Key moments from the inaugural Clean Sport Insight Forum

More than 130 delegates gathered at London’s Congress Centre on Wednesday 4 September for the Clean Sport Alliance’s inaugural Clean Sport Insight Forum, hosted by UK Anti-Doping (UKAD).

The Forum brought together athletes, policy-makers and anti-doping researchers to discuss a range of issues within anti-doping, particularly around supporting athletes and promoting a clean sport environment. The event produced fascinating conversations on the latest trends and considerations in anti-doping.

Clean Sport Alliance Co-Founder, Professor Sue Backhouse, said: “We’ve brought together colleagues from 26 different countries, and what we are trying to do is bridge the gap between research, policy and practice. The only way we’ll do that is through partnerships and idea sharing; today’s Forum presented a great opportunity to put those ideas into action moving forward.” 

UKAD Director of Strategy and Education, Resham Kotecha, said: “It was really positive to see so many international stakeholders in attendance at the inaugural Forum, all united in their passion for clean sport.

“We are proud to have hosted the Clean Sport Alliance’s event and we are looking forward to working more closely with the organisation as it continues to develop its 10-year plan.”

Doping is not done in isolation
As part of an athlete panel, UKAD Athlete Commission member, long-distance runner and academic Andrew Heyes shared his insight on the social and cultural environment in which doping may take place. He stated that ‘doping is not done in isolation’.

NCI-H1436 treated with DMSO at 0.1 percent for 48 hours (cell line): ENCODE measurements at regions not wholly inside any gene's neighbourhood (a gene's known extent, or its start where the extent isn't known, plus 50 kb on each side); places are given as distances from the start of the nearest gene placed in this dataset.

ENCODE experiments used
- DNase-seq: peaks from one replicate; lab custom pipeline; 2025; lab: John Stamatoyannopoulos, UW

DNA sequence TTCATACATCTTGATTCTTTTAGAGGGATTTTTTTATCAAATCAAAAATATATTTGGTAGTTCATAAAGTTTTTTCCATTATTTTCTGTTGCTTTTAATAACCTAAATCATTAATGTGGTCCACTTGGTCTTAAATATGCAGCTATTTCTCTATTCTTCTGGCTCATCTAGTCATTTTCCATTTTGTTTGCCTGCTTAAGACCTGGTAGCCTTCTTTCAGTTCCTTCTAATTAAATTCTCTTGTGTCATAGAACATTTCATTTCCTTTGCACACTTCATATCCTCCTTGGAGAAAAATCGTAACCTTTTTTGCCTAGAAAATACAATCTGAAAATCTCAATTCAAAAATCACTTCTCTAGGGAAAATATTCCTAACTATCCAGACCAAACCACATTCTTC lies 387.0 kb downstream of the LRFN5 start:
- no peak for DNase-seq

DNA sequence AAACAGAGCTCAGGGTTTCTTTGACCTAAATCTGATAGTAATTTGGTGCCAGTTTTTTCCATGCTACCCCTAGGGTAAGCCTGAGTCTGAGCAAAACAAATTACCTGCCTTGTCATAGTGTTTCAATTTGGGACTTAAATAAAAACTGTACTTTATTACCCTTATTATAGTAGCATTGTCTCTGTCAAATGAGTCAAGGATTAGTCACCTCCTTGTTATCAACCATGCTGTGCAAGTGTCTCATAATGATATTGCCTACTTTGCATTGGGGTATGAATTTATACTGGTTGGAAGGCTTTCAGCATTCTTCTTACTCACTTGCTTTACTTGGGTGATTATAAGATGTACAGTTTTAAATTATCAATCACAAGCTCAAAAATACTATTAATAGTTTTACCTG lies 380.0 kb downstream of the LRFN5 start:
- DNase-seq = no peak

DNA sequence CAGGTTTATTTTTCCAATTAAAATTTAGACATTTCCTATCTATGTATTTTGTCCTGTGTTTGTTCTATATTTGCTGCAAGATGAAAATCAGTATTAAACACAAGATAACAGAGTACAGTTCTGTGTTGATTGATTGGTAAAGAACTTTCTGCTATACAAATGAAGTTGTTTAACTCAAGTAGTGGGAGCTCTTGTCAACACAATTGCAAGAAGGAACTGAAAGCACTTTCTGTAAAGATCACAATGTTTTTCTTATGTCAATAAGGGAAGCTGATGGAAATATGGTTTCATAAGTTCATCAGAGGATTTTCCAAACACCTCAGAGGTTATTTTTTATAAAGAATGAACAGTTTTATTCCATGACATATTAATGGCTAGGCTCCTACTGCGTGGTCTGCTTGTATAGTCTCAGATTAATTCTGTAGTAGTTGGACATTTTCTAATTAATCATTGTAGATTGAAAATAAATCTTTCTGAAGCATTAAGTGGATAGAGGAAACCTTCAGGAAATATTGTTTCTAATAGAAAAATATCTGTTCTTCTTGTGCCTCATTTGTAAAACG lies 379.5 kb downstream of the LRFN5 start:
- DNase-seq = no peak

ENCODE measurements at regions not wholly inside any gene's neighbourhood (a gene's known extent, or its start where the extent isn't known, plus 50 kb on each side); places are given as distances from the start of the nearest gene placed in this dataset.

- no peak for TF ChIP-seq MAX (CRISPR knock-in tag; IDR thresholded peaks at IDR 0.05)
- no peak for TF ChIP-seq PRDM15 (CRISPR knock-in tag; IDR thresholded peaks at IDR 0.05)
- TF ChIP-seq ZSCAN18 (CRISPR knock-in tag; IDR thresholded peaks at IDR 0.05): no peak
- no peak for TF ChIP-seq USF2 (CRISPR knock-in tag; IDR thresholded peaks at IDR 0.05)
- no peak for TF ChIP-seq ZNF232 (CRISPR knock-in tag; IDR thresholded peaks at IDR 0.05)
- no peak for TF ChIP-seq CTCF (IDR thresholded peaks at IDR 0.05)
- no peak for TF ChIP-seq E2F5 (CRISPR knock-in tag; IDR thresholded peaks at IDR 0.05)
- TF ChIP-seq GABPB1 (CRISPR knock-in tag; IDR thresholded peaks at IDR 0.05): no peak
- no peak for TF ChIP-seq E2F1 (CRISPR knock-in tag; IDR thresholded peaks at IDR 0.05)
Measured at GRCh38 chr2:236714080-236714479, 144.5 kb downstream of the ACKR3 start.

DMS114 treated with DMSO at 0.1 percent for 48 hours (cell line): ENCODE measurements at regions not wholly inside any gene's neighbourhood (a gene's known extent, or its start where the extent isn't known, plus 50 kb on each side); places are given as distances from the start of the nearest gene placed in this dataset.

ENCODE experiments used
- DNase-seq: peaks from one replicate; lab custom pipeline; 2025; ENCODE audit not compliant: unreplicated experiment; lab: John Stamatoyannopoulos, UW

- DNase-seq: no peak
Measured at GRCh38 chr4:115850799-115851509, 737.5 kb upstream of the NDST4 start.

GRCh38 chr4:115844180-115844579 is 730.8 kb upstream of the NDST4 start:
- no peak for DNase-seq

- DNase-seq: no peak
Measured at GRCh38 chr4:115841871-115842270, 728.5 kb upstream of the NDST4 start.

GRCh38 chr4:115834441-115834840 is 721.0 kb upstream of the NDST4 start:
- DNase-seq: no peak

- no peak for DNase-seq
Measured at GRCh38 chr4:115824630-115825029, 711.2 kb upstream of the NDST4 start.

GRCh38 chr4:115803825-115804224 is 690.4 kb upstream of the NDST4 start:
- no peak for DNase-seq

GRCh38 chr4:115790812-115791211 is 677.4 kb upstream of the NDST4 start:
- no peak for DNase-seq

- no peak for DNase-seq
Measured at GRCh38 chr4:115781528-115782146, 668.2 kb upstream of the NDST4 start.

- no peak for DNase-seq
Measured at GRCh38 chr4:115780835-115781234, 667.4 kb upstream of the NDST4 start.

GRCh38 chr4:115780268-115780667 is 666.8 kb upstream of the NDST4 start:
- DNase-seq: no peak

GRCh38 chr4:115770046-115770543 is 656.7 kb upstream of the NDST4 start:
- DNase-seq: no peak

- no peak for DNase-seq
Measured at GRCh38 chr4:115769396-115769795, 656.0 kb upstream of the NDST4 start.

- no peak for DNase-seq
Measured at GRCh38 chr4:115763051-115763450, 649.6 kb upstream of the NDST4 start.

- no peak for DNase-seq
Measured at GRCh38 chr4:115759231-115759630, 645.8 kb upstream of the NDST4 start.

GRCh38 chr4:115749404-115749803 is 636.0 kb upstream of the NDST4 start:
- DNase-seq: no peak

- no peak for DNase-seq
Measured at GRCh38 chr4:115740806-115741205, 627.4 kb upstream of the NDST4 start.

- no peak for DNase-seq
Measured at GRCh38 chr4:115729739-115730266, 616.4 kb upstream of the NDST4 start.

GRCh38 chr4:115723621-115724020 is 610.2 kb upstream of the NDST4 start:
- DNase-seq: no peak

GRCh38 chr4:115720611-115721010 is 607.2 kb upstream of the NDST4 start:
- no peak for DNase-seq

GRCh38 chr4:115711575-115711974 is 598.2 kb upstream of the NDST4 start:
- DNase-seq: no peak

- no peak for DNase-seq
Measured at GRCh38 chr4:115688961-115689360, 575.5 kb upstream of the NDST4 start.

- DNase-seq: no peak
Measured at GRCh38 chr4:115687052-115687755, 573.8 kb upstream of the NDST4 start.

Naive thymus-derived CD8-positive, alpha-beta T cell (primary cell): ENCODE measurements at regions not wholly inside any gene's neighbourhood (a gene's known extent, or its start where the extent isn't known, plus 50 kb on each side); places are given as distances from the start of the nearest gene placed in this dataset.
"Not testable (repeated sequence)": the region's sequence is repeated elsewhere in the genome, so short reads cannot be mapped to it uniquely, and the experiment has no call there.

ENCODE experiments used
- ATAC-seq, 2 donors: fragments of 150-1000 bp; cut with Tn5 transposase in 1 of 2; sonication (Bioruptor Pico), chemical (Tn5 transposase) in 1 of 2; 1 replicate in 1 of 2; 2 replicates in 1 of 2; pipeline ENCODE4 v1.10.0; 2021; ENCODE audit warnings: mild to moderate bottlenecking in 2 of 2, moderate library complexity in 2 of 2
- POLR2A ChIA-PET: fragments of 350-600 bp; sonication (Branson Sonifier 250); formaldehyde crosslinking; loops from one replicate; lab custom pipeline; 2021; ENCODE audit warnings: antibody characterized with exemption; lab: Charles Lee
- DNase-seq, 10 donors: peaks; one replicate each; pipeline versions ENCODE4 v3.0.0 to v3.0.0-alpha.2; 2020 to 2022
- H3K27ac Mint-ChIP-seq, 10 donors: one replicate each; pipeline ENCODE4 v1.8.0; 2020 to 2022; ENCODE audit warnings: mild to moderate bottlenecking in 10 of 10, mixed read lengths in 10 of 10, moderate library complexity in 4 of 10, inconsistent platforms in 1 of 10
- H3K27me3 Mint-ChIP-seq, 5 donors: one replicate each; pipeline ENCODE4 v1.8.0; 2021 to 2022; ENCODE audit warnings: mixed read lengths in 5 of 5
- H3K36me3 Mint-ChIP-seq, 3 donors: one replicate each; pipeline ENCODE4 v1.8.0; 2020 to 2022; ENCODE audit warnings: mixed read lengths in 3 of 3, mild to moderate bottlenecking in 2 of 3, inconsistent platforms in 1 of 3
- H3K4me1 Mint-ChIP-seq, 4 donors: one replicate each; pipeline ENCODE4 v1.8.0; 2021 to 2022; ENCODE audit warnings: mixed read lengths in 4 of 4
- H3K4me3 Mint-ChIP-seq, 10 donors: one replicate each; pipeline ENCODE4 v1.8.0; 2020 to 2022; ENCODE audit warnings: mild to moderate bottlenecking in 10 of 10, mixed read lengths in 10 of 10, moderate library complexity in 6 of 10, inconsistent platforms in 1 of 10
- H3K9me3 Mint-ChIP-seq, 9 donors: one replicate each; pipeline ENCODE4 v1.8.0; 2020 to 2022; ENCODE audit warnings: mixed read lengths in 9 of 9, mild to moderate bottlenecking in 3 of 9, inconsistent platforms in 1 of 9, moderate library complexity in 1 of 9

In the same panel, Slovenian swimmer Sara Isaković spoke of the ‘grey zone’ within anti-doping – in her opinion this is an area where abiding and/or breaking the rules is not as black and white as first thought. Commenting on the use of supplements, Sara added that she was reliant on the support around her, such as her coach, to ensure what she was taking wasn’t prohibited in her sport.

Athlete-led research
Professor Andrea Petroczi from Kingston University summarised research findings from athlete focus groups aimed at exploring the athletes’ views and opinions of clean sport. Some of the key findings that emerged from the focus groups were:

  • ‘Clean sport comes from clean athletes’
  • ‘Doping will never be eradicated, but it can and should be (better) controlled’
  • ‘Clean sport is not drug-free sport. Clean sport is cheating-free sport’

Evidence-based work
Dr Laurie Patterson and Dr Toni Williams gave an overview of anti-doping research – what has been done, core themes and where the gaps are. They showcased findings such as an athlete’s perceived inadequacy, be it struggling with recovery or performance levels, can lead to a situation where prohibited substance use is necessary.

They added that clean sport behaviour is a complex area, and that education needs to move away from the individual athlete and focus on the social, cultural and systemic influences on athletes. Similarly, they noted the need for more evidence-based research to understand clean sport enablers.

The event formed part of the 36-month RESPECT project which is co-funded by the Erasmus+ programme of the European Union. The next event will take place in Slovenia in 2020.